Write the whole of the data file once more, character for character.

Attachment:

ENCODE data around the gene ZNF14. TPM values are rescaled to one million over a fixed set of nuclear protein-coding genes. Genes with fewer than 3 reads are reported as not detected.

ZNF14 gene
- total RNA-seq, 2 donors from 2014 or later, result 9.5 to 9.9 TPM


ENCODE data around the gene ZNF14. TPM values are rescaled to one million over a fixed set of nuclear protein-coding genes. Genes with fewer than 3 reads are reported as not detected.

ZNF14 gene
- total RNA-seq, 2 donors from 2014 or later, result 9.5 to 9.9 TPM